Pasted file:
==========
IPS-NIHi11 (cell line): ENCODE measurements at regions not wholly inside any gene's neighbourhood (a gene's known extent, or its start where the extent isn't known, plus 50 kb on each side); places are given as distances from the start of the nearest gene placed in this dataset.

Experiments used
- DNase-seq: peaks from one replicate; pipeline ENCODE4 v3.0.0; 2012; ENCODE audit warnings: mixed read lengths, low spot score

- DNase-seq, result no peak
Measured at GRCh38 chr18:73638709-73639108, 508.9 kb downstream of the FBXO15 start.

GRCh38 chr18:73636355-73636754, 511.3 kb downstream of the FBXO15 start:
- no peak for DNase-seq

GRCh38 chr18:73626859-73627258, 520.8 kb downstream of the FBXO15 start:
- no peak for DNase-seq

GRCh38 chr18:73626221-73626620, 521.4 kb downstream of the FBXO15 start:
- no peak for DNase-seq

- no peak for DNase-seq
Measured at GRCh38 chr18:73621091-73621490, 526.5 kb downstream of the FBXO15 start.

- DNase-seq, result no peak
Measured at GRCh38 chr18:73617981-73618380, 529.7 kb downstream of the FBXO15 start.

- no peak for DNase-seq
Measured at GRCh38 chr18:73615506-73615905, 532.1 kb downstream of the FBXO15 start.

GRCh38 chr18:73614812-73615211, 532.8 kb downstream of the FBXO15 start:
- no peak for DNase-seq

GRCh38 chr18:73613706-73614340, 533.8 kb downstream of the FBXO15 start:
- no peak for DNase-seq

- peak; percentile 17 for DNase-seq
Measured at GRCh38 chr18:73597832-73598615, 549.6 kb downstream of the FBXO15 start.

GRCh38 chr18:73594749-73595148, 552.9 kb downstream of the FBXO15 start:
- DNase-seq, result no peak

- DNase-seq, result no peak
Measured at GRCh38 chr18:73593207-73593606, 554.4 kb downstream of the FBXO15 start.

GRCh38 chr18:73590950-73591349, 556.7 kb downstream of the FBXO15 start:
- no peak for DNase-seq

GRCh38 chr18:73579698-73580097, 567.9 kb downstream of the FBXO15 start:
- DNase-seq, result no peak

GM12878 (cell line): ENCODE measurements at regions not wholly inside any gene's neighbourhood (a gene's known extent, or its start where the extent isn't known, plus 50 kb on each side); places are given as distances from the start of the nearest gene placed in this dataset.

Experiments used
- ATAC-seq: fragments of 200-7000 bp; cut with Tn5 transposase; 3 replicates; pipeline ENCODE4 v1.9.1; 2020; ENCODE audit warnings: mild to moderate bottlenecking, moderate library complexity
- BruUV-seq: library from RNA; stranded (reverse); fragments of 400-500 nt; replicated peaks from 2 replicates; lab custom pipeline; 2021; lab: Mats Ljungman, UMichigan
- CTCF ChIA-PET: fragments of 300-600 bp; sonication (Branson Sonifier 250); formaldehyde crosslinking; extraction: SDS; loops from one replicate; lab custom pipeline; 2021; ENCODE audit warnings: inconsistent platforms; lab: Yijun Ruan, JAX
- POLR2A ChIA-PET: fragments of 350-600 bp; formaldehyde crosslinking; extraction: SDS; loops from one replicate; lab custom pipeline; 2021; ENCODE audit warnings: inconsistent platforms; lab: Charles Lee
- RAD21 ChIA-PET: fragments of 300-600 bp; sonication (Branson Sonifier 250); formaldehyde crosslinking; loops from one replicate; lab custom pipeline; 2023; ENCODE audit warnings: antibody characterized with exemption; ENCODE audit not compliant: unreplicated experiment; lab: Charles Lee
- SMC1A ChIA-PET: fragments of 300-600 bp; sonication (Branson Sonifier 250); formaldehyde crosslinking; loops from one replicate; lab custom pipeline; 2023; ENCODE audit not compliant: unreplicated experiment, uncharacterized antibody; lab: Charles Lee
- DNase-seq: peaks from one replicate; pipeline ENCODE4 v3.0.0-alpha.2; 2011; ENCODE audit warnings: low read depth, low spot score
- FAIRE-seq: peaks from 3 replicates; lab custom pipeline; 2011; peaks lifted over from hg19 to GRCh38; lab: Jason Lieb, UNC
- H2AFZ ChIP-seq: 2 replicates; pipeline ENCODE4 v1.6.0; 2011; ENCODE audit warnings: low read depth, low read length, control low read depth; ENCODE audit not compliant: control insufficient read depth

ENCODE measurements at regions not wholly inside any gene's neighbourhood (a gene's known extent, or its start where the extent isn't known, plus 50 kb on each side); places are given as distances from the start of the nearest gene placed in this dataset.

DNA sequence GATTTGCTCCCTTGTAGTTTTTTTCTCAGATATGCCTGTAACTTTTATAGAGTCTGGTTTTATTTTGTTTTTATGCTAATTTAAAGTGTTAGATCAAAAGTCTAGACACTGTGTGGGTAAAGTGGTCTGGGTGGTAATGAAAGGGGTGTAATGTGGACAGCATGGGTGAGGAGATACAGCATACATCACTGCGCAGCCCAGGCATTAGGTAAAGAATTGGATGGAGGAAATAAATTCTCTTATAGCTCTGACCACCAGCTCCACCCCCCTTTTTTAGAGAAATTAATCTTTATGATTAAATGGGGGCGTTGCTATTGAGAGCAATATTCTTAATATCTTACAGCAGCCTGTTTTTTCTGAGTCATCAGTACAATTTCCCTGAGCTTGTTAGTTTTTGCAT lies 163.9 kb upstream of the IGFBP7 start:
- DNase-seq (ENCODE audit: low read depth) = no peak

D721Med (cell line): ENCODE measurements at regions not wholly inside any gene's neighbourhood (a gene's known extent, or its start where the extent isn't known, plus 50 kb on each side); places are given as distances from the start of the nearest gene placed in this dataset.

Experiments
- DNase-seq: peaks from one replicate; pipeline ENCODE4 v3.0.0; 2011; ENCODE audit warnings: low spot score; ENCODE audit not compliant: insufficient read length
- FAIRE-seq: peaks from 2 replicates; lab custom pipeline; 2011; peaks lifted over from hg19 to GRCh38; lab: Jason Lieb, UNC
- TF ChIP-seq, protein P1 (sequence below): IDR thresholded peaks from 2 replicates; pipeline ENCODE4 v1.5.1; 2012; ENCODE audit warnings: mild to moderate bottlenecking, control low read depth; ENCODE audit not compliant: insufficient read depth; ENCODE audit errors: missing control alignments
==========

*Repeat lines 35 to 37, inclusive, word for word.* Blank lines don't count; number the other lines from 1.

- BruUV-seq: library from RNA; stranded (reverse); fragments of 400-500 nt; replicated peaks from 2 replicates; lab custom pipeline; 2021; lab: Mats Ljungman, UMichigan
- CTCF ChIA-PET: fragments of 300-600 bp; sonication (Branson Sonifier 250); formaldehyde crosslinking; extraction: SDS; loops from one replicate; lab custom pipeline; 2021; ENCODE audit warnings: inconsistent platforms; lab: Yijun Ruan, JAX
- POLR2A ChIA-PET: fragments of 350-600 bp; formaldehyde crosslinking; extraction: SDS; loops from one replicate; lab custom pipeline; 2021; ENCODE audit warnings: inconsistent platforms; lab: Charles Lee